The original and most powerful expression of Penfolds multi-vineyard, multi-district blending philosophy, Grange is arguably Australia’s most celebrated wine and is officially listed as a Heritage Icon of South Australia.
Crafted utilising fully ripe, intensely-flavoured and structured shiraz grapes, the result is a unique Australian style that is now recognised as one of the most consistent of the world’s great wines. With an unbroken line of vintages from the experimental 1951, Grange clearly demonstrates the synergy between Shiraz and the soils and climates of South Australia.
|Peak Drinking||Now - 2060|
|Winemaker||The Penfolds Team|
|99 points||James Halliday|
|98 points||Huon Hooke|
|96 points||Campbell Mattinson|
"96% shiraz, 4% cabernet sauvignon from the Barossa Valley, McLaren Vale, Coonawarra and Magill Estate, matured for 20 months in new American hogsheads. Gloriously, splendiferously complex. There are so many layers of flavour it's labyrinthine, yet you never lose the thread, the path, of the wine. Austerity is not a term often used with Grange, but it's here, and to the benefit of the wine."
"Very deep, dark, dense colour still with purple tints: it stains the glass. The bouquet is very oaky, mocha, coconut and vanilla, and the wine is a massive powerhouse of a wine. The tannins are mouth-coating and emphatic, concluding with a major grip. This is a very big Grange and quite chewy in texture. The finish is resoundingly long. An impressive, very long-term red wine."
"Served alongside the 2012 and it proved a keen competitor. Indeed it has classic Grange written all over it. Bold and brooding, formic, blackberried, vanillin, smoky. Sheeted with tannin. This is something of a return to the Grange-like tannin of yore. It gives the wine an extra impression of grunt; there’s more iron behind the velvet. Length here does its best to reach into tomorrow. It’s smooth, Grange always is, it’s made as shiraz taken to the nth degree; but there’s some buckle to this release, some swash. Quality put to one side for the moment and personal preference ushered in: I would take this over the 2012. It’s not so gushy, not so plump; it’s a Grange of muscle and rib."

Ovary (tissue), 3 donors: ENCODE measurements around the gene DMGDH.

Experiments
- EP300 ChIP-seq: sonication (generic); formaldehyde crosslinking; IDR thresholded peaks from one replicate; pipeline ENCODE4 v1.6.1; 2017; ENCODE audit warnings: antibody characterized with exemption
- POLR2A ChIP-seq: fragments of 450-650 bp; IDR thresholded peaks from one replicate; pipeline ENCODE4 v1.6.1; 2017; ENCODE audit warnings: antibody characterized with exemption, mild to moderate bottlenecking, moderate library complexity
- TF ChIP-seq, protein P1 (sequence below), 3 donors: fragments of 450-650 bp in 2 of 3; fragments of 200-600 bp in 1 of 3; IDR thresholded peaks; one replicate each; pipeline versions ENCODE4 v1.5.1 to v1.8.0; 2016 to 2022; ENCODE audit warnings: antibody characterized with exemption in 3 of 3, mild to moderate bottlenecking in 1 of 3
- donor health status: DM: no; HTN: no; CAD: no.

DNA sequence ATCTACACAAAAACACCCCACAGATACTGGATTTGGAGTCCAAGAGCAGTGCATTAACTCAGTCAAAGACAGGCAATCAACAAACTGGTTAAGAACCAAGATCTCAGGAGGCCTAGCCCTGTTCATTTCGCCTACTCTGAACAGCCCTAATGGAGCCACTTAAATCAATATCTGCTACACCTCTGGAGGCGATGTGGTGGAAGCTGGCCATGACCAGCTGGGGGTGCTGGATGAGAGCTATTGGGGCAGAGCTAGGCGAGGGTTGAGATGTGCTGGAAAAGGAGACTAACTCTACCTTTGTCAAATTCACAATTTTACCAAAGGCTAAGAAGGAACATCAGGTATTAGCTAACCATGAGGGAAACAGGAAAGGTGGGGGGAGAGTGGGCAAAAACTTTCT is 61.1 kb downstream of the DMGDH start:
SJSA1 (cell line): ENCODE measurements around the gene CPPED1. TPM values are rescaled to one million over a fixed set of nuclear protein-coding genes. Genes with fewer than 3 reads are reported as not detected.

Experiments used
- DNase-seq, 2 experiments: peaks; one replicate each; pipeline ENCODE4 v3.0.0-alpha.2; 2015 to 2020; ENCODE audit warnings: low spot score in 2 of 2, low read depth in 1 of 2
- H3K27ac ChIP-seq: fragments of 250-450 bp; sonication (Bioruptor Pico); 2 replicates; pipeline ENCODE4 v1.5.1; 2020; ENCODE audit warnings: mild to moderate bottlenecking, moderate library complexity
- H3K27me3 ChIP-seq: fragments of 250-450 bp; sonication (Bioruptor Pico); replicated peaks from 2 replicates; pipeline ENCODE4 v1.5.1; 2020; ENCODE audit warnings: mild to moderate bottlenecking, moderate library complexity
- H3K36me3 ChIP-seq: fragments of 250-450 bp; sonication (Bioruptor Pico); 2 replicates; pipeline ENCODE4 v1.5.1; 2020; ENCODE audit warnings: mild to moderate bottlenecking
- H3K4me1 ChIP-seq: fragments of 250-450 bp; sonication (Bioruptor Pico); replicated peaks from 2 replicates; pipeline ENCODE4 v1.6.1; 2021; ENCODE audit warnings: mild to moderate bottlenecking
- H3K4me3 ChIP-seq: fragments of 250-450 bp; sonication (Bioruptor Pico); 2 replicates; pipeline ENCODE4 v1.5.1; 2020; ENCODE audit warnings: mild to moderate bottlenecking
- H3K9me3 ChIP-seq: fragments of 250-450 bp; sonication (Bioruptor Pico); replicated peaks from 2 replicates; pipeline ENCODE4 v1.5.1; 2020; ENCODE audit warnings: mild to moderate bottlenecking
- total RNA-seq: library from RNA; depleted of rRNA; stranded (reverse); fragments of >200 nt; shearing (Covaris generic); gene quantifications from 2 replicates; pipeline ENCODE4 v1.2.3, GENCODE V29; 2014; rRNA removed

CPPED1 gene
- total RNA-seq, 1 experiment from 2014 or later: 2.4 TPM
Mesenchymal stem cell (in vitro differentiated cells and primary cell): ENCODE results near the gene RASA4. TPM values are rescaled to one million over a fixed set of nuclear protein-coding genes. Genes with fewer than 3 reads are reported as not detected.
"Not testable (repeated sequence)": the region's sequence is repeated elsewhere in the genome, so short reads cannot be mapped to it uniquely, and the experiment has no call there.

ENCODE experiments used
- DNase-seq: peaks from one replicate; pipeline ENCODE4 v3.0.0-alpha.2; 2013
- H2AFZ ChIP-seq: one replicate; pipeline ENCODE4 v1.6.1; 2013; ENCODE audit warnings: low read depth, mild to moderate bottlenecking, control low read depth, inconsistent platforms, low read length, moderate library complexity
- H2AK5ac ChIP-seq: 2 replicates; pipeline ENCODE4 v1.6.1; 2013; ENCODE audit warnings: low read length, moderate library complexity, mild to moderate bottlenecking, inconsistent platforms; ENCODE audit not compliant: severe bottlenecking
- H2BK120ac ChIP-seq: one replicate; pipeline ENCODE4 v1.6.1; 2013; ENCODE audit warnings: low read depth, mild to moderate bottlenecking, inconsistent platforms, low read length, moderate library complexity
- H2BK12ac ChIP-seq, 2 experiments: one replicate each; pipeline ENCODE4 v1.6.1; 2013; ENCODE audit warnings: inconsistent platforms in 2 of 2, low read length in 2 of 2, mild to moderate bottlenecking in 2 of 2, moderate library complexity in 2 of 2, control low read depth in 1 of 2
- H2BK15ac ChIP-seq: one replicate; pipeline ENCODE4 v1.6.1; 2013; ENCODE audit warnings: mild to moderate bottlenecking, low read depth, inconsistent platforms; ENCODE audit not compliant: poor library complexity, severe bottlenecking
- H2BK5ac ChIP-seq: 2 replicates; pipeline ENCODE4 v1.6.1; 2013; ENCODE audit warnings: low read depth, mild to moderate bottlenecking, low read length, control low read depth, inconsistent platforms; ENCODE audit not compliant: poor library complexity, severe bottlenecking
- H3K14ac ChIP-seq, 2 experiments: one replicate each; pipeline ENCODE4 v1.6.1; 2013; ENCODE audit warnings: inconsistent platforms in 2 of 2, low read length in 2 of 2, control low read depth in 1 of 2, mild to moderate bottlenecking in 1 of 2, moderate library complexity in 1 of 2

An aromatic assault / surge / eruption of soy, hoisin, balsamic reduction … coiled around a core of kirsch and fresh raspberry. This propulsion is crammed with tell-tale barrel ferment, V.A. and formic Grange markers – all in balance, all respectful of fruit and oak. And yet, so ‘classy’ – a brightness, a sheen, a gloss, a raciness – belying both age and upbringing (élevage).
Formidable. No gaps, a densely-packed structural continuum. Not huge, not massive, yet taut, muscular, feisty. A black palimpsest - black fruits, black liquorice, black pudding, black fig, black cardamom.... Granitic chewy tannins linger and coat; oak all but fully concealed, submerged beneath a tannin/oak/acid/flavour tsunami.
Home to the oldest vines in the country, and no less than 18 wine growing regions, South Australia accounts for almost 50% of Australia’s wine production. The Barossa Valley, McLaren Vale, Langhorne Creek and Coonawarra are well known for their world class reds, with Adelaide Hills, Clare Valley and Eden Valley praised for their exceptional Chardonnay and Riesling.
The majority of South Australia had a dry winter reminiscent of 2006, vines were in water deficit at the beginning of spring and became accustomed to dry conditions quite early. The exception was McLaren Vale, where revitalising winter rainfall exceeded the long term average. Early budburst was noticeable across many regions. Dry and warm spring conditions explained canopy growth and yields, becoming typical of the 2013 growing season. Warm days were dispersed throughout October, November and in early January, contributing to an early start to the 2013 harvest and a condensed vintage. Dry and warm conditions, coupled with lower than average yields resulted in fruit showing strong, structural tannins and wines of great intensity and encouraging flavour. The Magill Estate fruit was harvested in pristine condition, hand-picked on February 14th and 15th 2013.
Key to the success of Penfolds has been a lineage of visionary winemakers. There have only ever been four Chief Winemakers at the helm of Penfolds – Max Schubert, Don Ditter, John Duval and Peter Gago, each a custodian of a rich winemaking tradition that goes back for more than 170 years.
Our current Penfolds winemaking team has more than 100 years between them as Penfolds winemakers. They are constantly refining and improving their work, whilst honouring the winemaking techniques of their predecessors.